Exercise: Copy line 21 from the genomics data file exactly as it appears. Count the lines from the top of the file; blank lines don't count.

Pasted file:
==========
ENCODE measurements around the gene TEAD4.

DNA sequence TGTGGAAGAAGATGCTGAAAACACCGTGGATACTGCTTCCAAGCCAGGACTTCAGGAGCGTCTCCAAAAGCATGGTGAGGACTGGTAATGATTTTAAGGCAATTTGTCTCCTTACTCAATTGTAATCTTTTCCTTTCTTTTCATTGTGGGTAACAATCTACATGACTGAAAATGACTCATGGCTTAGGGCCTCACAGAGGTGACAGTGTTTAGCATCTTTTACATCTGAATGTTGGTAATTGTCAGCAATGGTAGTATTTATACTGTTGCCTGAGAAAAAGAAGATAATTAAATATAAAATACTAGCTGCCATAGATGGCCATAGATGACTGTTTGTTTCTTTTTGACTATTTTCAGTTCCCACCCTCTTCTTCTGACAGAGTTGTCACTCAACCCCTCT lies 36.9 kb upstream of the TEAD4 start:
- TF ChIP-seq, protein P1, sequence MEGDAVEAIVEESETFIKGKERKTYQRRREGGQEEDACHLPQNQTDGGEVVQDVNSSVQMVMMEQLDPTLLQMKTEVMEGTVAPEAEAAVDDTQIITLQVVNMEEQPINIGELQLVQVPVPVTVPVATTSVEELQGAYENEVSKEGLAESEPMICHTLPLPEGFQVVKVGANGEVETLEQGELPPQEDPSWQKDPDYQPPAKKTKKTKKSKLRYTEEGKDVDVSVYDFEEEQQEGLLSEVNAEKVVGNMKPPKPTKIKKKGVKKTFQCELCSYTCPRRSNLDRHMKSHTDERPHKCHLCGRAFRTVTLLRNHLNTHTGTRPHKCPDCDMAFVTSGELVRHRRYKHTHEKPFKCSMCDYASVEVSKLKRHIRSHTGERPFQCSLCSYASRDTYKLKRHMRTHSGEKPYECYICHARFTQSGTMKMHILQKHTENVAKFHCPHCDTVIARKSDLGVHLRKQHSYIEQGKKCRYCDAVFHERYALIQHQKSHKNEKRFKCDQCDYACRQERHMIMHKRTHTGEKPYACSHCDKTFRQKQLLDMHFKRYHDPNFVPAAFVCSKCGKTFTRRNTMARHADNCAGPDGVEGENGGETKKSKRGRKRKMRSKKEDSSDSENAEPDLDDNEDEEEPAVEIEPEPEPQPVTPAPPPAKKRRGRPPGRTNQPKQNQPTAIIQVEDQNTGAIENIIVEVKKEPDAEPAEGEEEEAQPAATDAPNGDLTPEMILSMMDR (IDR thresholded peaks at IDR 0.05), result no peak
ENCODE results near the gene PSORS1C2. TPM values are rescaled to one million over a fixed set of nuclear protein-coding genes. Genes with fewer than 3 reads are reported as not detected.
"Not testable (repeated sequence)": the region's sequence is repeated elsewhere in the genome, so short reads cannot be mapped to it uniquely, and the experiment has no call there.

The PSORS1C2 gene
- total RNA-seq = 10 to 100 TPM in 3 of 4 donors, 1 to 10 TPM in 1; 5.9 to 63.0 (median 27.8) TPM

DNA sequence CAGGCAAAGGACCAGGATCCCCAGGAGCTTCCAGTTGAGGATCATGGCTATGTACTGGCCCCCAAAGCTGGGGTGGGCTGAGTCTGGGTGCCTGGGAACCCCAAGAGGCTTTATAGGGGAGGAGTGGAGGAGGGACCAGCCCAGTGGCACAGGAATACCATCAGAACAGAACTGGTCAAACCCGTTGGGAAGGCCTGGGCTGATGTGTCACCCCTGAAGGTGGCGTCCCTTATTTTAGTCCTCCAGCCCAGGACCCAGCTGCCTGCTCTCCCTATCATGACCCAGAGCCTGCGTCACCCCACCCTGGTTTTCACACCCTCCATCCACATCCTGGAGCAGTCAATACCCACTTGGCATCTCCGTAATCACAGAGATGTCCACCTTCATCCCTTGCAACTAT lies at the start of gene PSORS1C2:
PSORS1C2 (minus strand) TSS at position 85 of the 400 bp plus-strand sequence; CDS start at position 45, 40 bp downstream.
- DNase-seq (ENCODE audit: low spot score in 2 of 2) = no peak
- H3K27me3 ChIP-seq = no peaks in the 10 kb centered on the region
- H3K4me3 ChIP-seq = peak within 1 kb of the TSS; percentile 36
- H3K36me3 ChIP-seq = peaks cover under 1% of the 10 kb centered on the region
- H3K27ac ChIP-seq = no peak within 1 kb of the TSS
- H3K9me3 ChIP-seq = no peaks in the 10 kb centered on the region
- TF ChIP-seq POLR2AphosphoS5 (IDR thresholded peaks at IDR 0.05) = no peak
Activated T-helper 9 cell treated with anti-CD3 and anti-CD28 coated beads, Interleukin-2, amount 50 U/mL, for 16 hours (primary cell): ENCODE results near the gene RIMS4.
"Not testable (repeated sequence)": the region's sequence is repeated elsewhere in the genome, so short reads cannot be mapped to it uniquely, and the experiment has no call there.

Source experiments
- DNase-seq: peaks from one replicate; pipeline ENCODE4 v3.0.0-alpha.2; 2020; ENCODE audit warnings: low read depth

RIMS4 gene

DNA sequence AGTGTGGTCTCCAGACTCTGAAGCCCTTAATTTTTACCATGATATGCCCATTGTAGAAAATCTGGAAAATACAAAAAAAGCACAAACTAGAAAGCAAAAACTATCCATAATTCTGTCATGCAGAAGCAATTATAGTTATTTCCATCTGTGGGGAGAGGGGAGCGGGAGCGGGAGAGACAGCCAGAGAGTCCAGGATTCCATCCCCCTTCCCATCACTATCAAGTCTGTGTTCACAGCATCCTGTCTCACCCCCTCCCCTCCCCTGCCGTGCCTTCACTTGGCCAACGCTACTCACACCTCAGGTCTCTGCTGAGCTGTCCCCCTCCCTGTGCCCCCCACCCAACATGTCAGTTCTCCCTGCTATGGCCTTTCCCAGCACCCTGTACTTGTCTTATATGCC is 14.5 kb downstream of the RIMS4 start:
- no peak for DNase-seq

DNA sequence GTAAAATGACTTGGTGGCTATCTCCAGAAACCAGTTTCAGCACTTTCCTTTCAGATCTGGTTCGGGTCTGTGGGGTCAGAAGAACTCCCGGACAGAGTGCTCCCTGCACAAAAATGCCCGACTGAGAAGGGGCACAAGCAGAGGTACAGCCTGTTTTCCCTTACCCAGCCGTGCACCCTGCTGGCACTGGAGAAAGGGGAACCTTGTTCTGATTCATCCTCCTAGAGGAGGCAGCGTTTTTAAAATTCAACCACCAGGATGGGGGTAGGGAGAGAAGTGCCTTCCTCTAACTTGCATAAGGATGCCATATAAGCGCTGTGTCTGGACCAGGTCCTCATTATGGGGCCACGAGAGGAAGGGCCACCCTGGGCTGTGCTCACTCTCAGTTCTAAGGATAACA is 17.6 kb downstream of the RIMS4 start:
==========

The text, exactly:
RIMS4 gene